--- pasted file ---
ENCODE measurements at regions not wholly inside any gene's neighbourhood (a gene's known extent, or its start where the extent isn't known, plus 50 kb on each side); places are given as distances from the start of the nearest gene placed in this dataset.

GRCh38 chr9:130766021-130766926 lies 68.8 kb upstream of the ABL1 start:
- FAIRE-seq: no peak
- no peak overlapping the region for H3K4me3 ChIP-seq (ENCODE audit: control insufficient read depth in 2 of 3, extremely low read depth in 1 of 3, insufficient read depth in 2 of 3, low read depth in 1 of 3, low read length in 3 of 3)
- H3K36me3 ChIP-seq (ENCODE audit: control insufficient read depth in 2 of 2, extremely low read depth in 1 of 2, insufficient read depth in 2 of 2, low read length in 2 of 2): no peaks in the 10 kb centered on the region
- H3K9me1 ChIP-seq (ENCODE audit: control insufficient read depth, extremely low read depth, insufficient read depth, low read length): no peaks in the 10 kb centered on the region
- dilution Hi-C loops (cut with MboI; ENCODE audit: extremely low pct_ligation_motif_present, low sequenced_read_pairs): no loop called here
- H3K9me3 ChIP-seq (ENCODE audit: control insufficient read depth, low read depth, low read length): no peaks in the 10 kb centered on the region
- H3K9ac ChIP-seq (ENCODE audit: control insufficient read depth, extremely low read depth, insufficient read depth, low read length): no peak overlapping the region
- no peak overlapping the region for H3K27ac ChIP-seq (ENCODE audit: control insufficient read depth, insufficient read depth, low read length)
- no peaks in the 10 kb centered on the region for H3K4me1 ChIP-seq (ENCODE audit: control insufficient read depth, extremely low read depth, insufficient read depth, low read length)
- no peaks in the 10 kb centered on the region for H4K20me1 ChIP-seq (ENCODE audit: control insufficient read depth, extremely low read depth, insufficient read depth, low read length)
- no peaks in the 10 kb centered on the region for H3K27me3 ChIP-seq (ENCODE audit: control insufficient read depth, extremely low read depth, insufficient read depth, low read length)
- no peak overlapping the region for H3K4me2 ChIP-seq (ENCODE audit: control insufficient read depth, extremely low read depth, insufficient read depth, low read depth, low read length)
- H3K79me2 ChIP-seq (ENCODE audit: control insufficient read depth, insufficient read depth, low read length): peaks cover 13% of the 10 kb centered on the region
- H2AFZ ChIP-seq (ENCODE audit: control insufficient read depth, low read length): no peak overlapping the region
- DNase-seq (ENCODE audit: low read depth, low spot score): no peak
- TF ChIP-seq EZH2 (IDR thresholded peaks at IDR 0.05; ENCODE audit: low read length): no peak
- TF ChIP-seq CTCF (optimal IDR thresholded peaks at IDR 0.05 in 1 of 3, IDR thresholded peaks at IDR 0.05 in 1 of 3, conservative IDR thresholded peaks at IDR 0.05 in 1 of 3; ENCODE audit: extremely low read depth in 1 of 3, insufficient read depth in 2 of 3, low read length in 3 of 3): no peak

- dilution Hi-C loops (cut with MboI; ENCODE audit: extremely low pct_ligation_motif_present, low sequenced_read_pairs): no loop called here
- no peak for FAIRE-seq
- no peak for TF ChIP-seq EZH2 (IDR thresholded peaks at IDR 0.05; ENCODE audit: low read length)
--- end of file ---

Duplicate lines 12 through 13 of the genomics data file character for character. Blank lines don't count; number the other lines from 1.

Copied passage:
- no peaks in the 10 kb centered on the region for H4K20me1 ChIP-seq (ENCODE audit: control insufficient read depth, extremely low read depth, insufficient read depth, low read length)
- no peaks in the 10 kb centered on the region for H3K27me3 ChIP-seq (ENCODE audit: control insufficient read depth, extremely low read depth, insufficient read depth, low read length)